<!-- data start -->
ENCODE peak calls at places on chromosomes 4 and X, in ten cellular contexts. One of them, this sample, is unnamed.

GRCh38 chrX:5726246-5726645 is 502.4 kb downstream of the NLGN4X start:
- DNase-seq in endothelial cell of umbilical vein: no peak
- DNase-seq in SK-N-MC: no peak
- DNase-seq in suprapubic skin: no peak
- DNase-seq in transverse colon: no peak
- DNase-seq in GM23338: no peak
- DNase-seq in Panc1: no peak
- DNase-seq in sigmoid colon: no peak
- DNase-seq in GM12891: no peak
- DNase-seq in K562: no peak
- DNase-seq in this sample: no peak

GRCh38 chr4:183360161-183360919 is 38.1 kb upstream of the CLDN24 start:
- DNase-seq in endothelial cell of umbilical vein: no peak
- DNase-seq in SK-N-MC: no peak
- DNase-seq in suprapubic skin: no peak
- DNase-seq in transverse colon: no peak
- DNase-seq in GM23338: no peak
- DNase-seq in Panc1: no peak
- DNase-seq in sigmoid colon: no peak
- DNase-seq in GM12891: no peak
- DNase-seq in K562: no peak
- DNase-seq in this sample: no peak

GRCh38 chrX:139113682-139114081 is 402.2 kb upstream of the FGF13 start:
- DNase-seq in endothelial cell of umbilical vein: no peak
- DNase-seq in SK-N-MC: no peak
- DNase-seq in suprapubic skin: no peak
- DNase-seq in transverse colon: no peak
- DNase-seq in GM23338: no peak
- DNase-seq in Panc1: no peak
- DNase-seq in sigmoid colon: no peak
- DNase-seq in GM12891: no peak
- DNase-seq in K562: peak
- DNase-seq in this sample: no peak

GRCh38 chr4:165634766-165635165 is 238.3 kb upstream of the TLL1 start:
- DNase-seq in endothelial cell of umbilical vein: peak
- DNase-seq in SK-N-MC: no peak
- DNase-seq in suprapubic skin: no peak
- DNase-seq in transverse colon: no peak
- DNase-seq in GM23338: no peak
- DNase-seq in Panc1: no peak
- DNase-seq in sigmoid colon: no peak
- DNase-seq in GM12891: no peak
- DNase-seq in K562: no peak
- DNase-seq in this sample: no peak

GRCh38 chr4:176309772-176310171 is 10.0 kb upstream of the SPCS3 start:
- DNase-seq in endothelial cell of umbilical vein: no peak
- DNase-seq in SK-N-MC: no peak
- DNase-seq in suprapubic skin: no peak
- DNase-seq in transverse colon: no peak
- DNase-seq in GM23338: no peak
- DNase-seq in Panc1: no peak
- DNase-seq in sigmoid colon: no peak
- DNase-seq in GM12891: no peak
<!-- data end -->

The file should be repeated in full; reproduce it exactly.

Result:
ENCODE peak calls at places on chromosomes 4 and X, in ten cellular contexts. One of them, this sample, is unnamed.

GRCh38 chrX:5726246-5726645 is 502.4 kb downstream of the NLGN4X start:
- DNase-seq in endothelial cell of umbilical vein: no peak
- DNase-seq in SK-N-MC: no peak
- DNase-seq in suprapubic skin: no peak
- DNase-seq in transverse colon: no peak
- DNase-seq in GM23338: no peak
- DNase-seq in Panc1: no peak
- DNase-seq in sigmoid colon: no peak
- DNase-seq in GM12891: no peak
- DNase-seq in K562: no peak
- DNase-seq in this sample: no peak

GRCh38 chr4:183360161-183360919 is 38.1 kb upstream of the CLDN24 start:
- DNase-seq in endothelial cell of umbilical vein: no peak
- DNase-seq in SK-N-MC: no peak
- DNase-seq in suprapubic skin: no peak
- DNase-seq in transverse colon: no peak
- DNase-seq in GM23338: no peak
- DNase-seq in Panc1: no peak
- DNase-seq in sigmoid colon: no peak
- DNase-seq in GM12891: no peak
- DNase-seq in K562: no peak
- DNase-seq in this sample: no peak

GRCh38 chrX:139113682-139114081 is 402.2 kb upstream of the FGF13 start:
- DNase-seq in endothelial cell of umbilical vein: no peak
- DNase-seq in SK-N-MC: no peak
- DNase-seq in suprapubic skin: no peak
- DNase-seq in transverse colon: no peak
- DNase-seq in GM23338: no peak
- DNase-seq in Panc1: no peak
- DNase-seq in sigmoid colon: no peak
- DNase-seq in GM12891: no peak
- DNase-seq in K562: peak
- DNase-seq in this sample: no peak

GRCh38 chr4:165634766-165635165 is 238.3 kb upstream of the TLL1 start:
- DNase-seq in endothelial cell of umbilical vein: peak
- DNase-seq in SK-N-MC: no peak
- DNase-seq in suprapubic skin: no peak
- DNase-seq in transverse colon: no peak
- DNase-seq in GM23338: no peak
- DNase-seq in Panc1: no peak
- DNase-seq in sigmoid colon: no peak
- DNase-seq in GM12891: no peak
- DNase-seq in K562: no peak
- DNase-seq in this sample: no peak

GRCh38 chr4:176309772-176310171 is 10.0 kb upstream of the SPCS3 start:
- DNase-seq in endothelial cell of umbilical vein: no peak
- DNase-seq in SK-N-MC: no peak
- DNase-seq in suprapubic skin: no peak
- DNase-seq in transverse colon: no peak
- DNase-seq in GM23338: no peak
- DNase-seq in Panc1: no peak
- DNase-seq in sigmoid colon: no peak
- DNase-seq in GM12891: no peak